Your move, Mickey D’s.
Wendy’s was up 12.59% year over year as of Friday afternoon.
The 49-year-old actor made what he calls his “historic rap debut” with a feature in Tech N9ne’s song “Face Off,” released Friday. The song, which also features rappers Joey Cool and King Iso, is part of the Kansas City rapper’s newest album “Asin9ne.”
“Made my historic rap debut (thankfully I didn’t suck) Huge shout to all the hip hop & music fans for your HYPE reactions,” Johnson tweeted Friday.
Johnson lays down the last verse of “Face Off” rapping about “drive” and “power.”
“We stay hungry, we devour / Put in the work, put in the hours and take what’s ours /
Black and Samoan in my veins, my culture bangin’ with Strange,” he raps referring to Tech N9ne’s record label Strange Music Inc.
“I would love to do a repeat with Tech N9ne and Strange Music. If I had the opportunity to collaborate with another artist out there — hip hop artists, blues artists, outlaw country artists — then let’s talk and let’s figure it out,” Johnson said. “If I could rap about the right words that feel real and authentic to me, then I’ll be happy to break out that Teremana, take a few big swigs and jump back into the studio.”
“THANK YOU to my brother, the GOAT @therealtechn9ne for coming up with this big crazy idea of wanting me to drop some Rock gasoline bars on the fire,” Johnson wrote on an Instagram video with a clip of his verse.
After being spotlighted at the middle of a legal battle between manufacturer and external company, McDonald’s infamous McFlurry machines are once again caught up in a flurry of investigations.
Over this summer, the Federal Trade Commission (FTC) reportedly sent letters to various McDonald’s franchisees questioning them about the ice cream machines, which appear to be always somehow broken. It’s such a prevalent occurrence that it’s even become a meme.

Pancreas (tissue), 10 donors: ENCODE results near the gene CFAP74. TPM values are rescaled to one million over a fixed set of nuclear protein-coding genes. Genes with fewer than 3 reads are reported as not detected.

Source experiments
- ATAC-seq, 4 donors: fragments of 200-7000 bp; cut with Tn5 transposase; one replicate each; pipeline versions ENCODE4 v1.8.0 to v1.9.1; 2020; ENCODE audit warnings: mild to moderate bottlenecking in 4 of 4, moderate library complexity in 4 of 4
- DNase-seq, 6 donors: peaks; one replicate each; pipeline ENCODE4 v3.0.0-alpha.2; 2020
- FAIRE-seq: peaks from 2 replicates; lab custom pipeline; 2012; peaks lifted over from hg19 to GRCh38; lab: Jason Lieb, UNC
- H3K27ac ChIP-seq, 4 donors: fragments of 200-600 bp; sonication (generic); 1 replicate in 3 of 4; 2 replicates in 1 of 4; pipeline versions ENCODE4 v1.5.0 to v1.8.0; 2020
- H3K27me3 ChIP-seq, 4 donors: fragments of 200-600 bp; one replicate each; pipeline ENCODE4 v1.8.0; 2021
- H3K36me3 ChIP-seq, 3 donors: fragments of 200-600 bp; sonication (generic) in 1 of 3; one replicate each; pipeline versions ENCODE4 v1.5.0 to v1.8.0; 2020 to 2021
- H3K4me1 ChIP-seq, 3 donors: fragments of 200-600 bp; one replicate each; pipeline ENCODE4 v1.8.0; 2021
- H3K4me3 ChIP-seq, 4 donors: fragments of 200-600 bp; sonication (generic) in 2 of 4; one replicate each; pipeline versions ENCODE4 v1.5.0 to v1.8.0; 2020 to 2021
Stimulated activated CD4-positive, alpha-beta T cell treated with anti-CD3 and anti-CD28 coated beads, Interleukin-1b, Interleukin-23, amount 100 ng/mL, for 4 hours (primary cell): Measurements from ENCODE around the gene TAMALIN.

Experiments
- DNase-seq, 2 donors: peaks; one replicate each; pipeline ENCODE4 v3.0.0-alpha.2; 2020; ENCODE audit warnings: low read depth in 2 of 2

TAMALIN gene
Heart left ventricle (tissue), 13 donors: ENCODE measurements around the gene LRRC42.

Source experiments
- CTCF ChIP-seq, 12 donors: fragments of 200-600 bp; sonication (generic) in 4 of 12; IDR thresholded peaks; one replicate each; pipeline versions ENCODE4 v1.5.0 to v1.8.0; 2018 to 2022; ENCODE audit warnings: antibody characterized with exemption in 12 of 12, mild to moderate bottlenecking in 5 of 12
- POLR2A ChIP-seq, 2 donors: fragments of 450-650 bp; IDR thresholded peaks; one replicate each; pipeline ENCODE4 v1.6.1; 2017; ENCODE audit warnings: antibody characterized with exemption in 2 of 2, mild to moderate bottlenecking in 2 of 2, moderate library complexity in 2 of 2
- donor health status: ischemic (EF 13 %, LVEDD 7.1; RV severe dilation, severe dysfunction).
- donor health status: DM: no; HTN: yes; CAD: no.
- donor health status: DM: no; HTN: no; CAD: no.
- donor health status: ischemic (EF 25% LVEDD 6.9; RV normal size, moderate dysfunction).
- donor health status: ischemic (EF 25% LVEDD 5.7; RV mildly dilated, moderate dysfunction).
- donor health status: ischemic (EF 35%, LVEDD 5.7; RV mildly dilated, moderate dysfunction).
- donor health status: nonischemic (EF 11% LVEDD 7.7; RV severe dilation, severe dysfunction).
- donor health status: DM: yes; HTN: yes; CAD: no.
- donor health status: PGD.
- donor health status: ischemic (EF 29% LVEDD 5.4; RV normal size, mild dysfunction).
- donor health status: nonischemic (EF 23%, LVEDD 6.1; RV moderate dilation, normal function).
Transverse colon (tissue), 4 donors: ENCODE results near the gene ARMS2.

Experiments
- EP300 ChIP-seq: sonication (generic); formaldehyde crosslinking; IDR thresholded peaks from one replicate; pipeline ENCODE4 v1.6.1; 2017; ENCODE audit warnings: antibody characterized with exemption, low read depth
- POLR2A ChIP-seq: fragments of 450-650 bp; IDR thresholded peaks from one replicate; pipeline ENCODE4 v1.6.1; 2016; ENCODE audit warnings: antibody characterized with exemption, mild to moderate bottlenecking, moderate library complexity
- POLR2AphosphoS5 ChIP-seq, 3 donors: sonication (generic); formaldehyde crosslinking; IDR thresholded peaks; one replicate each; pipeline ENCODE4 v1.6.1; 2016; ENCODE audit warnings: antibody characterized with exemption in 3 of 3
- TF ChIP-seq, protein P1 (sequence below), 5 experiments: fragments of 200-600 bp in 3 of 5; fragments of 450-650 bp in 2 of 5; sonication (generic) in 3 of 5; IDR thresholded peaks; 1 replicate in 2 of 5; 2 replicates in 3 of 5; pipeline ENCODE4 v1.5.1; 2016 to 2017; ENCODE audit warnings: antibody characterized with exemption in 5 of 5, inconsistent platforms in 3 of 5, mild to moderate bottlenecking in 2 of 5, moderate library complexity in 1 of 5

But jokes aside, it has been reported by the Wall Street Journal that after franchise owners have expressed difficulties in repairing the machines in their stores, the FTC took the matter into its own hands.
According to the report, it wants to know more about the review process for the fast-food giant’s suppliers and equipment. There’s also the matter of whether restaurant owners are allowed to even work on the machines in their individual stores in the first place.
It was highlighted in a previous report that the manufacturer of these frosty machines, Taylor, wanted the restaurants to rely solely on Taylor technicians to fix the machines when they went down.
This comes after more legislation regarding Right to Repair—for electronics and heavy equipment in particular—was introduced earlier this year in July, seeing the law crack down on manufacturers who may otherwise take advantage of consumers.
Maybe McFlurries won’t be such an elusive treat in time to come, thanks to the FTC.
A former employee of a Panda Express in Santa Clarita alleges she was required to strip down to her underwear and hug a partially clad co-worker during a “cult-like ritual” at a 2019 training seminar sponsored by the company as a prerequisite to promotion.